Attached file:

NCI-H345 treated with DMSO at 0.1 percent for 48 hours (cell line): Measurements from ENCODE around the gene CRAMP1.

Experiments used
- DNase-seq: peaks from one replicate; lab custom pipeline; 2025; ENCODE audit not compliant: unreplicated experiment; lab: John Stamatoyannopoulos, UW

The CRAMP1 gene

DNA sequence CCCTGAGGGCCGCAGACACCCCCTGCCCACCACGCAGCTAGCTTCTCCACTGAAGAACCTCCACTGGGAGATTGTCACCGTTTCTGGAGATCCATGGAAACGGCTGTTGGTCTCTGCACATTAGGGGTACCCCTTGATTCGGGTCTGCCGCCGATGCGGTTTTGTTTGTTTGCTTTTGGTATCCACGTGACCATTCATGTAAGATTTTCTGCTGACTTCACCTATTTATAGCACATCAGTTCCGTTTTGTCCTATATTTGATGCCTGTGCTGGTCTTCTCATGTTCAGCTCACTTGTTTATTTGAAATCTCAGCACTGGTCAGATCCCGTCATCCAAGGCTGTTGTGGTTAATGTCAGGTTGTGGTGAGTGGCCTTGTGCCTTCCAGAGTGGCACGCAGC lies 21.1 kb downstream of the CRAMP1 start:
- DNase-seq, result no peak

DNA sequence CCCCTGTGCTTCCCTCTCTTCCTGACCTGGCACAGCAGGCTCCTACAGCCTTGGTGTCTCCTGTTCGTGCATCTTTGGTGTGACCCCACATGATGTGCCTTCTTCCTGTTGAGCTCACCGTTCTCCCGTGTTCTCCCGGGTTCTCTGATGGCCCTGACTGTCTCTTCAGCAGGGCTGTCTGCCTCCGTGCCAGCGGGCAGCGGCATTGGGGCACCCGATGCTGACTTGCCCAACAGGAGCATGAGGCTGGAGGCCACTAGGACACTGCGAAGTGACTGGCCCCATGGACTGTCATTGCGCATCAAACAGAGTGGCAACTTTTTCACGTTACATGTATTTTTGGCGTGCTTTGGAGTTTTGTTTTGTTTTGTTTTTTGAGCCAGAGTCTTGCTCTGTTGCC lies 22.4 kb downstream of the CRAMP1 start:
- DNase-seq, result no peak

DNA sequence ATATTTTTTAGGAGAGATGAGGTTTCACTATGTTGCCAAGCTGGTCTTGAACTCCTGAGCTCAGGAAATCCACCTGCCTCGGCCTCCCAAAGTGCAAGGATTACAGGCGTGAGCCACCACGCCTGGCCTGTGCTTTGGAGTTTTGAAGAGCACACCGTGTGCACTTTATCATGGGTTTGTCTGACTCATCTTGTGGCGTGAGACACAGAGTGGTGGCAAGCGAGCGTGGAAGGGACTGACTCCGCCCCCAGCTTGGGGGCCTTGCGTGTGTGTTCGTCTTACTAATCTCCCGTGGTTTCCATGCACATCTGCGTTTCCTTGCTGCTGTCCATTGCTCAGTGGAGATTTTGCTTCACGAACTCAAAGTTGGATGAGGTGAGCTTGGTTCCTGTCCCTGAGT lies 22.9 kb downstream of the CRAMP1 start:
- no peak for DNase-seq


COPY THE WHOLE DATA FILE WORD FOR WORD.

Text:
NCI-H345 treated with DMSO at 0.1 percent for 48 hours (cell line): Measurements from ENCODE around the gene CRAMP1.

Experiments used
- DNase-seq: peaks from one replicate; lab custom pipeline; 2025; ENCODE audit not compliant: unreplicated experiment; lab: John Stamatoyannopoulos, UW

The CRAMP1 gene

DNA sequence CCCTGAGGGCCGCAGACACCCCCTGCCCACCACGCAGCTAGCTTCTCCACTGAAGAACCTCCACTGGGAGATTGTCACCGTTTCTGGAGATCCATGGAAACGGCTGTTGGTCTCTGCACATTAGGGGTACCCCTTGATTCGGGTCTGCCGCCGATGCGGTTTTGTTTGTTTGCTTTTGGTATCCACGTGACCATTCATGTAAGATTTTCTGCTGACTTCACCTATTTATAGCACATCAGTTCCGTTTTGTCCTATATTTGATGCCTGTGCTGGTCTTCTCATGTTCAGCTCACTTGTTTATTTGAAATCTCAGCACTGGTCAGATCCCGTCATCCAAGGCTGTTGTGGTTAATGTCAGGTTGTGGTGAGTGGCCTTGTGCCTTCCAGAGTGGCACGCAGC lies 21.1 kb downstream of the CRAMP1 start:
- DNase-seq, result no peak

DNA sequence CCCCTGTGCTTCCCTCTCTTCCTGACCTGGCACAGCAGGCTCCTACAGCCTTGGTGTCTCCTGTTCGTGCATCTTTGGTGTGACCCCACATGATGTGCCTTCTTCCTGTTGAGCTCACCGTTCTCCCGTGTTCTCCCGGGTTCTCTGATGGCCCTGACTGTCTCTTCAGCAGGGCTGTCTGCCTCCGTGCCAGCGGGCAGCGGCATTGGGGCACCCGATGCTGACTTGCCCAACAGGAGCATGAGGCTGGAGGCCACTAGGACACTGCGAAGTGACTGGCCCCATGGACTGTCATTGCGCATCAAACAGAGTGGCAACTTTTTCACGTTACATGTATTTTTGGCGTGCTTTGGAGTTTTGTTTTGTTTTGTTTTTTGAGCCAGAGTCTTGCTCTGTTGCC lies 22.4 kb downstream of the CRAMP1 start:
- DNase-seq, result no peak

DNA sequence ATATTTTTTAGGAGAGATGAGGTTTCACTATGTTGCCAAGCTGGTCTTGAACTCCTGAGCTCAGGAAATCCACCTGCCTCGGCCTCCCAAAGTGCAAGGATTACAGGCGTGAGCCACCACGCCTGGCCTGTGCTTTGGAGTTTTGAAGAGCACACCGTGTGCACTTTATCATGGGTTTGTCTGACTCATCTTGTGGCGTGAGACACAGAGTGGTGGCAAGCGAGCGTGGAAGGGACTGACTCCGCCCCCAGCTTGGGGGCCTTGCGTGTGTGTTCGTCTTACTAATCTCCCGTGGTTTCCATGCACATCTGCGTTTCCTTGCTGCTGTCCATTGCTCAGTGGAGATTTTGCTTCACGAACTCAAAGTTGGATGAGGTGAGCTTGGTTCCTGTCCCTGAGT lies 22.9 kb downstream of the CRAMP1 start:
- no peak for DNase-seq